Nature's water purifier
Learning from nature to tackle water supply issues
14 February 2020
Access to clean drinking water is amongst the most pressing issues facing the world’s population. Over a third of people live in countries with scarce water resources, a figure which is predicted to increase to two thirds by 2025.
Conventionally, water treatment occurs within a number of stages which incorporate the use of additives such as flocculants.
Membrane technologies are an attractive alternative as they use a semipermeable barrier which selectively removes contaminants without the use of any chemical additives at a comparably lower energy input. Membranes are capable of working at multiple scales, from removing viruses and bacteria right down to dissolved salt from water.
However, they are susceptible to the “dirtying” of the membrane surface through the adsorption of the rejected solutes. This process is known as the fouling of the membrane, which reduces its performance and lifespan. To increase its commercial applicability, the problem of fouling needs to addressed.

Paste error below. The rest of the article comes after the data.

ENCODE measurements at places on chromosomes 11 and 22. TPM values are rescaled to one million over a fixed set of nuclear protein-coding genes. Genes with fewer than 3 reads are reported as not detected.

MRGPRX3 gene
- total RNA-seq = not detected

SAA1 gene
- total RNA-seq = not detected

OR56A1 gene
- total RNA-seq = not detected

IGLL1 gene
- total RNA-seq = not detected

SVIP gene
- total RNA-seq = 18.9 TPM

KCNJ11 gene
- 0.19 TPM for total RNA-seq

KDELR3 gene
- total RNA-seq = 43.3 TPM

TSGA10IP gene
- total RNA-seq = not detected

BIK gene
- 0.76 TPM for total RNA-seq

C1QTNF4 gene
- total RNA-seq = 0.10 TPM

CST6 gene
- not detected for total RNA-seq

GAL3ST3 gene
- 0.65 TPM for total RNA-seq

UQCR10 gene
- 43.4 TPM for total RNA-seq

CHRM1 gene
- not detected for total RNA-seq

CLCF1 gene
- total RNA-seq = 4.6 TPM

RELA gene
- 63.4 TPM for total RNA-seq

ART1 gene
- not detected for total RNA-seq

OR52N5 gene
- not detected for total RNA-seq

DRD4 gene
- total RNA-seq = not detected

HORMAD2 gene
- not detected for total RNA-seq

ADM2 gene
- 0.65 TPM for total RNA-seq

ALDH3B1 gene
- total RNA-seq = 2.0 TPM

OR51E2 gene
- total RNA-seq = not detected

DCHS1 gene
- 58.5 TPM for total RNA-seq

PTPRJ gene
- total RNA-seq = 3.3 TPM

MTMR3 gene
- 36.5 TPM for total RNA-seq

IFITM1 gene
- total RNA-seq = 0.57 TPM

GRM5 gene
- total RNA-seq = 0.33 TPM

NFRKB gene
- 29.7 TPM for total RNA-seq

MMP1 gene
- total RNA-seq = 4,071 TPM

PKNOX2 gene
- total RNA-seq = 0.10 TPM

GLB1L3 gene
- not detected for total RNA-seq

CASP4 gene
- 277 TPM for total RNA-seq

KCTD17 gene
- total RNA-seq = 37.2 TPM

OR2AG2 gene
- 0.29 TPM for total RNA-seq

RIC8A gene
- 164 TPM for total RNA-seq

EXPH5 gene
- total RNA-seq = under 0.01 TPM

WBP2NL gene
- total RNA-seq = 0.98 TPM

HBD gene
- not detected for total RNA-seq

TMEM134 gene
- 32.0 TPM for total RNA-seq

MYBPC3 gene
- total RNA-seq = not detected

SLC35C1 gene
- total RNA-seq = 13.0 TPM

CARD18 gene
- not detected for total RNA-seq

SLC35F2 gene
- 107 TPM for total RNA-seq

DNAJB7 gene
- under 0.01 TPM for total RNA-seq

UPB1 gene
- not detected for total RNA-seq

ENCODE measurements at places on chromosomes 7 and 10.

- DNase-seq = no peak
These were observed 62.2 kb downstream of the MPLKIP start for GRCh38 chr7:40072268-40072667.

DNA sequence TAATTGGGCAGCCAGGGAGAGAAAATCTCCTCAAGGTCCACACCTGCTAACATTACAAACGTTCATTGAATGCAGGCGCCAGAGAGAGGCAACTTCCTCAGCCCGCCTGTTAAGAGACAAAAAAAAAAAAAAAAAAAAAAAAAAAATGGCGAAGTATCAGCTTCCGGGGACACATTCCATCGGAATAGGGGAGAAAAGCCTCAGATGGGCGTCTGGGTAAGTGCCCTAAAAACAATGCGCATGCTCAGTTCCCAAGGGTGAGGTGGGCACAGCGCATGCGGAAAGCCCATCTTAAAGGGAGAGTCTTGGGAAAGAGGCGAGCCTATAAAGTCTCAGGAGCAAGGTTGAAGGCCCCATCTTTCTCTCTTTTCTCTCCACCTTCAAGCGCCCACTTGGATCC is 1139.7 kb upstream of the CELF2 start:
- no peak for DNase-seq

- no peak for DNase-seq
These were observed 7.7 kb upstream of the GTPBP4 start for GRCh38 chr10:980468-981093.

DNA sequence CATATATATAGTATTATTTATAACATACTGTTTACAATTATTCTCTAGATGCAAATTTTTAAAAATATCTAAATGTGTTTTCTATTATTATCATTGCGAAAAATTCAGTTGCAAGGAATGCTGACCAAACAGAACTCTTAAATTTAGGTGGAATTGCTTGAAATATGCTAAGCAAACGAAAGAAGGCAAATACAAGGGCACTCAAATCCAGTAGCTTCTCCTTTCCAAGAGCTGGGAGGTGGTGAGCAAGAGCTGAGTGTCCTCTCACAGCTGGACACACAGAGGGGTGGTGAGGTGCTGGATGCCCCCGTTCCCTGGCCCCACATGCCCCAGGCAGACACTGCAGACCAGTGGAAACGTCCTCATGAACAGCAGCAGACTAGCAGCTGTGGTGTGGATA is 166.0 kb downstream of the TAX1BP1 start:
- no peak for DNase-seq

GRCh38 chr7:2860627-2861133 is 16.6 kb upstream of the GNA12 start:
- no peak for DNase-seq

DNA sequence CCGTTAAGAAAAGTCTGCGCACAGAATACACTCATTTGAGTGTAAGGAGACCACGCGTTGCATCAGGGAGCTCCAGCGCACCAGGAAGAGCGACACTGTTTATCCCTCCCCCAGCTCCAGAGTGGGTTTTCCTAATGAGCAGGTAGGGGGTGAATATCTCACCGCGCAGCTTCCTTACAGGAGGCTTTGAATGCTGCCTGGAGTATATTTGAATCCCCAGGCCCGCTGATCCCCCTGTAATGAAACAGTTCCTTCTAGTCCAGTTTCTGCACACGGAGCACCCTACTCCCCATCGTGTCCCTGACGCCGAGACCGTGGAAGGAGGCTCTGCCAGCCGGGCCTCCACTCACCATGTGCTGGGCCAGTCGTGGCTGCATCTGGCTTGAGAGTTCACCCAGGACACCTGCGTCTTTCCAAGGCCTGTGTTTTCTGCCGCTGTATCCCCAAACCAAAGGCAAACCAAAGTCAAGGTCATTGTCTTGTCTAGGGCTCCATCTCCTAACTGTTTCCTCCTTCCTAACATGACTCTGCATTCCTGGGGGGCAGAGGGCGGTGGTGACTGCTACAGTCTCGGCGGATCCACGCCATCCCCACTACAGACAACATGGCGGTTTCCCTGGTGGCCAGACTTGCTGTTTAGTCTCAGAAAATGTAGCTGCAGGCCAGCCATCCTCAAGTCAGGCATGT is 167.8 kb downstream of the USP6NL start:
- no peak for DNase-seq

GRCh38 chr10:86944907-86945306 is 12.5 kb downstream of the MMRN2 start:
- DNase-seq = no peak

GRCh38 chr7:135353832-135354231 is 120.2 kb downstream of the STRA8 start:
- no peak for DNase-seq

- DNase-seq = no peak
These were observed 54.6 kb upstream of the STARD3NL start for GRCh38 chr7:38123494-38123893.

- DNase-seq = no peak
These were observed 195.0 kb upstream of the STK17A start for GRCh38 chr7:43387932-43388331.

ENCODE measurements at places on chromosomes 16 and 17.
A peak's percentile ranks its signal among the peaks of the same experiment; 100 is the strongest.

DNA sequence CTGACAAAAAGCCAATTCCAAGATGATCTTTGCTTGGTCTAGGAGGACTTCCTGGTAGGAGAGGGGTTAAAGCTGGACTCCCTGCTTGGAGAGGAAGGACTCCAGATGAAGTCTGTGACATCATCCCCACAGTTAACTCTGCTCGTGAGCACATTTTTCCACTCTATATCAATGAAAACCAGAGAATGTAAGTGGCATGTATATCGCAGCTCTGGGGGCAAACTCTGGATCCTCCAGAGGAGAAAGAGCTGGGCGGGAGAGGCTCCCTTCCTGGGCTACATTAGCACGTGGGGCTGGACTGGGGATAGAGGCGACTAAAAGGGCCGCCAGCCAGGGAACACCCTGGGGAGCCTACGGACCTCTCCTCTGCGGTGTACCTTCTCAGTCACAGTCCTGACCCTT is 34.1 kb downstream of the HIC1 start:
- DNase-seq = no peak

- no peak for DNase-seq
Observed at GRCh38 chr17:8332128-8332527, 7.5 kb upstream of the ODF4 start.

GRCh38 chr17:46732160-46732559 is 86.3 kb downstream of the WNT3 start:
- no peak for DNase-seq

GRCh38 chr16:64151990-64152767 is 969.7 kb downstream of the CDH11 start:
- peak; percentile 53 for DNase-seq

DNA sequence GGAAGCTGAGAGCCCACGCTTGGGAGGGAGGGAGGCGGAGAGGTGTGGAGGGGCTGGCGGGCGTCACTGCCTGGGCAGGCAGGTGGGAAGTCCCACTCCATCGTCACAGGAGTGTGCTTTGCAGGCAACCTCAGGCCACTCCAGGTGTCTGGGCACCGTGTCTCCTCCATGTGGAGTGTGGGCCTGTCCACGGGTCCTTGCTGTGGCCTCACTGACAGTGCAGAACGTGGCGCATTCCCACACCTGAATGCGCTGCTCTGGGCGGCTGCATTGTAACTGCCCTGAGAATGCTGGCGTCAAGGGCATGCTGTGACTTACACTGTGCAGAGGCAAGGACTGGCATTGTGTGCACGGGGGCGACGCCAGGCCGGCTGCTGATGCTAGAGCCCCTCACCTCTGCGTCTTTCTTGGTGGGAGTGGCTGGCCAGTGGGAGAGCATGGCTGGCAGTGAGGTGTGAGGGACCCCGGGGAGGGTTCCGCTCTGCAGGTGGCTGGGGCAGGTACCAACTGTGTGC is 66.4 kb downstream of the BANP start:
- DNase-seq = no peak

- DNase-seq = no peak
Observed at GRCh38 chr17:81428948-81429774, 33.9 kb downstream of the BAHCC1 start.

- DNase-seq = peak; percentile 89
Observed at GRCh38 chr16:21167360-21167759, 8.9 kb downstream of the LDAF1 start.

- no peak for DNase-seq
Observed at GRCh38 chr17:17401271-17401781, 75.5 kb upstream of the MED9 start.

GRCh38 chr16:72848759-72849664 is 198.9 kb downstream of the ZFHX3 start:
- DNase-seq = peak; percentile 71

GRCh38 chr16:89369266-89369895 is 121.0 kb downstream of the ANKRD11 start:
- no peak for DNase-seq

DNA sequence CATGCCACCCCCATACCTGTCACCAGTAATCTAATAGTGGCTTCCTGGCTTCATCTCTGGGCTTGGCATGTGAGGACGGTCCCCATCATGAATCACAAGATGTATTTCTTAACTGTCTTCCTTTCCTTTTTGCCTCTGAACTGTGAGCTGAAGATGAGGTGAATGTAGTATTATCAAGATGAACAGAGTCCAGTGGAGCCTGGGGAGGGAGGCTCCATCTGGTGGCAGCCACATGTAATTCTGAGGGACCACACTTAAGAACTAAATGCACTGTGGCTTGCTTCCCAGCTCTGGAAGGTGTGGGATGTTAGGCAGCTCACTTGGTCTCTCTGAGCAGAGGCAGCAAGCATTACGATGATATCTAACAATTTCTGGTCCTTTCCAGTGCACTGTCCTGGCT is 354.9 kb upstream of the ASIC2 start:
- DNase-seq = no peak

One place to find inspiration to solve this problem is nature. Subjected to the same problems, nature has evolved over the eons to make efficient use of scarce resources. Here in the Centre for Nature Inspired Engineering, nature is our greatest ally in tackling engineering problems.
This project uses inspiration from the kidney, a remarkable organ which produces over four million litres of effectively protein free urine over a lifetime without any significant fouling.
Through a systematic approach, this research aims to uncover the fundamental mechanisms underlying the desirable traits to transfer this into a synthetic membrane for use in water purification and bio-separations. This is currently being realised through the modification and functionalisation of different polymeric and ceramic membranes.
This is just one way that UCL Chemical Engineering can use nature to change the world.